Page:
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E.g., 02/28/2017
E.g., 02/28/2017
Your search has returned 255 images:
  • Enrico Fermi and Richard Garwin
  • Jupiter's south pole
  • images of Peruvian tropical forest
Your search has returned 12465 articles:
  • Reviews & Previews

    Physics greats of the 20th century mixed science and public service

    The 20th century will go down in history — it pretty much already has — as the century of the physicist. Physicists’ revolutionizing of the scientific world view with relativity and quantum mechanics might have been enough to warrant that conclusion. Future historians may emphasize even more, though, the role of physicists in war and government. Two such physicists, one born at the century’s...

    02/23/2017 - 06:00 History of Science, Science & Society, Physics
  • Science & the Public

    Citizen scientists are providing stunning new views of Jupiter

    Stormy, with a good chance of cyclones. That’s the forecast for Jupiter’s south pole — a region never seen before but quickly coming into focus with the help of citizen scientists.

    Music producer Roman Tkachenko’s edited image of Jupiter’s nether regions (featured above) is a perfect example. His enhancements make the swirling cyclones and white oval storms really pop compared with the...

    02/17/2017 - 06:00 Astronomy, Technology
  • Science Visualized

    Mapping rainforest chemistry from the air reveals 36 types of forest

    To some forest creatures, a tree is a home. To scientists, it’s a beacon. A new way of mapping forests from the air by measuring chemical signatures of the tree canopy is revealing previously unrecognized biodiversity.

    The swath of tropical forest covering the Peruvian Andes Mountains and the Amazon basin is one of the most biodiverse places on Earth. But it’s such a wild and remote...

    02/14/2017 - 11:30 Ecology
  • News

    Physically abused kids learn to fail at social rules for success

    Physical abuse at home doesn’t just leave kids black and blue. It also bruises their ability to learn how to act at school and elsewhere, contributing to abused children’s well-documented behavior problems.

    Derailment of a basic form of social learning has, for the first time, been linked to these children’s misbehavior years down the line, psychologist Jamie Hanson of the University of...

    02/13/2017 - 12:00 Psychology, Mental Health, Human Development
  • 50 Years Ago

    Germanium computer chips gain ground on silicon — again

    First germanium integrated circuits

    Integrated circuits made of germanium instead of silicon have been reported … by researchers at International Business Machines Corp. Even though the experimental devices are about three times as large as the smallest silicon circuits, they reportedly offer faster overall switching speed. Germanium … has inherently greater mobility than silicon, which...

    02/09/2017 - 11:00 Materials, Computing
  • Science Ticker

    How hydras know where to regrow their heads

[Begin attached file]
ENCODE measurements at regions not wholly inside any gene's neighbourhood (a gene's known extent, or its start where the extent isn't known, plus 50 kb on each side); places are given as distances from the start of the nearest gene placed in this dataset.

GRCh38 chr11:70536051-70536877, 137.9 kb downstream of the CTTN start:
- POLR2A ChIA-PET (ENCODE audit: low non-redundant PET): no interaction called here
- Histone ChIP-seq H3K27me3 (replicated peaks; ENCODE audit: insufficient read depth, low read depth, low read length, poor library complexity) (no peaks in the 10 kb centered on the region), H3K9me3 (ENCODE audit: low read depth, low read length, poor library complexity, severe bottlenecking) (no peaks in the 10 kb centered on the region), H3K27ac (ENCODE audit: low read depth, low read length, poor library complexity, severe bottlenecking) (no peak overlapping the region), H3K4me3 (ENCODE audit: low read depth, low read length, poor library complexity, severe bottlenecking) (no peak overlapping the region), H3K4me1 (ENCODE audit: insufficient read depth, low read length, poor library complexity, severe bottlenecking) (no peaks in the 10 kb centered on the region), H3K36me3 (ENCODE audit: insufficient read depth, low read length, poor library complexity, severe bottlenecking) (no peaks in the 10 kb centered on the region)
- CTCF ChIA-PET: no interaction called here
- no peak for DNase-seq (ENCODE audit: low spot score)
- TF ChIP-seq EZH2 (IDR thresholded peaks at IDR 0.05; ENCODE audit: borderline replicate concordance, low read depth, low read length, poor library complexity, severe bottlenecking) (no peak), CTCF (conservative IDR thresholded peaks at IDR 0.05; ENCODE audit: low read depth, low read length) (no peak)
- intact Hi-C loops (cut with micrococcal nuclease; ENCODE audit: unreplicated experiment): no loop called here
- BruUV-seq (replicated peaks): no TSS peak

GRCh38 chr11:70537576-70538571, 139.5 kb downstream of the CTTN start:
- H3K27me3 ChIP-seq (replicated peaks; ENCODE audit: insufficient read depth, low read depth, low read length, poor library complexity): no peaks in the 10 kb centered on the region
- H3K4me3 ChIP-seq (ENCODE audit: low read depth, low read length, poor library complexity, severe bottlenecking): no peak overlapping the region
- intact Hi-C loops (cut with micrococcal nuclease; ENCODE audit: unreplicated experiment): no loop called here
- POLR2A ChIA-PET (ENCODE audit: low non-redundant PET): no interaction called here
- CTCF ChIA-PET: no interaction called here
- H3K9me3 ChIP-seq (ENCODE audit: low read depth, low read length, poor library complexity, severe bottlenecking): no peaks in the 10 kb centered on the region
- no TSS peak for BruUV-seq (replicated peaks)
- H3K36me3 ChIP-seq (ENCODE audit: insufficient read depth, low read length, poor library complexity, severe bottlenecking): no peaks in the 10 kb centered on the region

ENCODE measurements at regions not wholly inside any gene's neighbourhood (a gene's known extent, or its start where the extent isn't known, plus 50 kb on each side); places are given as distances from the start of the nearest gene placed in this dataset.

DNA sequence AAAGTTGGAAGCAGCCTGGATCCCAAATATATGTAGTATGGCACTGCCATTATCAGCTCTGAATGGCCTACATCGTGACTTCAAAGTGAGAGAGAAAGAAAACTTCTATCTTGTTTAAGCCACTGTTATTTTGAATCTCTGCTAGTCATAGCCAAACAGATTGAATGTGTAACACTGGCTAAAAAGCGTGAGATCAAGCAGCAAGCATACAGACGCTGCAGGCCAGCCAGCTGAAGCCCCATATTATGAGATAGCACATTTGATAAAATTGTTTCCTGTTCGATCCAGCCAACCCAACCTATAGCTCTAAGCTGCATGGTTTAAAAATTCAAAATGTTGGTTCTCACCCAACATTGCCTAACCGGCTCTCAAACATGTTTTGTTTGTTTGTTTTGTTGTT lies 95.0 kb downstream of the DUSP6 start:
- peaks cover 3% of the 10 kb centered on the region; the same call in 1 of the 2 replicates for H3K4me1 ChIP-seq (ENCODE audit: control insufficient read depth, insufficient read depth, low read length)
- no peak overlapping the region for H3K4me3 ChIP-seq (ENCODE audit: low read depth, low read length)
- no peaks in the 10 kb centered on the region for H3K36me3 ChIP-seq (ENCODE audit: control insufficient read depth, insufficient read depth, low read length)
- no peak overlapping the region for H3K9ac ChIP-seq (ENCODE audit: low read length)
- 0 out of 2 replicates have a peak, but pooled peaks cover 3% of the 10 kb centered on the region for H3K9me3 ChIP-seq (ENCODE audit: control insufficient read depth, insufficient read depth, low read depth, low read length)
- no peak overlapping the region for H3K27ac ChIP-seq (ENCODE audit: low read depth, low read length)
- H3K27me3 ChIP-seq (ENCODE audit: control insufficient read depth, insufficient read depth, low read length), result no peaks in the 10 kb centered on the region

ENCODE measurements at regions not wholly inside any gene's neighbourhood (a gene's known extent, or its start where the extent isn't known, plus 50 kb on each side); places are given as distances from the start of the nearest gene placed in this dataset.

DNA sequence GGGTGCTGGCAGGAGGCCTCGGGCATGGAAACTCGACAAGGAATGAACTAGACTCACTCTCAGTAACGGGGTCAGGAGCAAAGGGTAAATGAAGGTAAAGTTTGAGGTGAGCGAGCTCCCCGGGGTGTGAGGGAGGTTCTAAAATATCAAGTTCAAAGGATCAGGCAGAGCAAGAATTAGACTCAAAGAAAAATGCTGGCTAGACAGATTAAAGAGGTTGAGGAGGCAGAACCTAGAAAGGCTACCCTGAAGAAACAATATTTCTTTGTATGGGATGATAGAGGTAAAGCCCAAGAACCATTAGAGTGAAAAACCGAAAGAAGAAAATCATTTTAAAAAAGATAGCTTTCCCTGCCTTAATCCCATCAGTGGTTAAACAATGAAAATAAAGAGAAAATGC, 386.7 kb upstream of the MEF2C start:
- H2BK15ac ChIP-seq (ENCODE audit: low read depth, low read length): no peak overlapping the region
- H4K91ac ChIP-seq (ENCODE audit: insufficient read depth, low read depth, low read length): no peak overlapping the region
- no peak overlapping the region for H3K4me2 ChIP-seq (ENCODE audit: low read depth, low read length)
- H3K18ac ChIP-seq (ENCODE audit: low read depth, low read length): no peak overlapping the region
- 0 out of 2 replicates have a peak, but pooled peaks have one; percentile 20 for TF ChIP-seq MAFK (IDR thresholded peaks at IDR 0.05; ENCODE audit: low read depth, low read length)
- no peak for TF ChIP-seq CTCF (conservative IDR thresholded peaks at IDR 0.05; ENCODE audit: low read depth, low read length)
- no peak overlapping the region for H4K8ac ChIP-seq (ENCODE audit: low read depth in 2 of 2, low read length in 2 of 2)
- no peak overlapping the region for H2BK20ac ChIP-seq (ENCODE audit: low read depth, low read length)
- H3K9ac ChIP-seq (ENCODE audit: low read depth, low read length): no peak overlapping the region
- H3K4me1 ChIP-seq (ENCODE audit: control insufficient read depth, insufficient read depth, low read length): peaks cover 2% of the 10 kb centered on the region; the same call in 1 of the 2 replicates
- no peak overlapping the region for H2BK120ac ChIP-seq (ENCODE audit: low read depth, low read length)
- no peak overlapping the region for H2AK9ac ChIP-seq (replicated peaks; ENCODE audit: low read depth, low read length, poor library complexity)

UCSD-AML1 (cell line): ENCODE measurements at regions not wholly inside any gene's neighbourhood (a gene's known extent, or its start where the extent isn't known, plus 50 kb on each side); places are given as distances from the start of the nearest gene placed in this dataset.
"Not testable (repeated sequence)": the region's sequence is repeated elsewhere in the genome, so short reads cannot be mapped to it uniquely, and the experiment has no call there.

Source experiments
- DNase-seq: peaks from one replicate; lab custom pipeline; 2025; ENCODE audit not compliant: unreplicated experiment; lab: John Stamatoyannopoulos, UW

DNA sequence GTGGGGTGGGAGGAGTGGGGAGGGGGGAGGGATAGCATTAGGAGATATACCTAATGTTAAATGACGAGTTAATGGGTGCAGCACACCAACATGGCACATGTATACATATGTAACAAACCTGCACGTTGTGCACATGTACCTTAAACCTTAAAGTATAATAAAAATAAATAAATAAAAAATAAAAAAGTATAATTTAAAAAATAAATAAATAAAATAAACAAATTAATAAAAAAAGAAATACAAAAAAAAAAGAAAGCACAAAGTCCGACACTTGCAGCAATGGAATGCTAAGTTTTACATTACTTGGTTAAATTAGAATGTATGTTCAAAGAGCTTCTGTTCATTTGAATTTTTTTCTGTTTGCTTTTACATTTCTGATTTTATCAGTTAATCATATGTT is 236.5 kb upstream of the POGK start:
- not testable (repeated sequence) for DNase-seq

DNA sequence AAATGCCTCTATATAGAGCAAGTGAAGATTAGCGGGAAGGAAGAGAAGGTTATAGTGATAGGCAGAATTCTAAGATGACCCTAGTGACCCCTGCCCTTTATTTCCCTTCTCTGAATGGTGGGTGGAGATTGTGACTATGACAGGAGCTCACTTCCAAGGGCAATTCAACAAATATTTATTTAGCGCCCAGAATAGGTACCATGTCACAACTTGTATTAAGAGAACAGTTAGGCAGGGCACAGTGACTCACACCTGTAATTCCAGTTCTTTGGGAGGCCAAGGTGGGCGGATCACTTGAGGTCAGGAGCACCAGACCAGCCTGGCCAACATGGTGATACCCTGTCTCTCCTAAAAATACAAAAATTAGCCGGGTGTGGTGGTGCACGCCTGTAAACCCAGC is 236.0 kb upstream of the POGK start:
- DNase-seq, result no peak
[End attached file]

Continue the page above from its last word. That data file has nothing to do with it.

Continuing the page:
View the video

    Hydras, petite pond polyps known for their seemingly eternal youth, exemplify the art of bouncing back. The animals’ cellular scaffolding, or cytoskeleton, can regrow from a slice of tissue that’s just 5 percent of its full body size. Researchers thought that molecular signals told cells where and how to rebuild, but new evidence suggests there are other forces at play....

    02/09/2017 - 10:00 Animals, Biophysics, Cells
  • Science Visualized

    Observers caught these stars going supernova

    In A.D. 185, Chinese records note the appearance of a “guest star” that then faded away over the span of several months. In 1572, astronomer Tycho Brahe and many others watched as a previously unknown star in the constellation Cassiopeia blasted out gobs of light and then eventually disappeared. And 30 years ago, the world witnessed a similar blaze of light from a small galaxy that orbits the...

    02/08/2017 - 11:47 Astronomy
  • Reviews & Previews

    ‘Cannibalism’ chronicles grisly science of eating your own

    CannibalismBill SchuttAlgonquin Books, $26.95

    Until recently, researchers thought cannibalism took place only among a few species in the animal kingdom and only under extraordinary circumstances. But as zoologist Bill Schutt chronicles in Cannibalism, plenty of creatures inhabit their own version of a dog-eat-dog world.

    Over the last few decades, scientists have observed...

    02/05/2017 - 08:00 Animals, Anthropology
  • The –est

    Pinhead-sized sea creature was a bag with a mouth

    A roughly 540-million-year-old creature that may have once skimmed shorelines was a real oddball.

    Dozens of peculiar, roundish fossils discovered in what is now South China represent the earliest known deuterostomes, a gigantic category of creatures that includes everything from humans to sea cucumbers.

    No bigger than a pinhead, the fossils have wrinkly, baglike bodies and gaping...

    02/03/2017 - 14:00 Paleontology
  • Rethink

    Baby dinosaurs took three to six months to hatch

    Dinosaurs might live on today as birds, but they hatched like reptiles. Developing dinos stayed in their eggs three to six months before emerging, far longer than previously suspected, researchers report online January 3 in the Proceedings of the National Academy of Sciences.

    With few clues to dinosaurs’ embryonic lives, scientists assumed that young dinosaurs shared modern birds’ swift...

    01/23/2017 - 15:10 Paleontology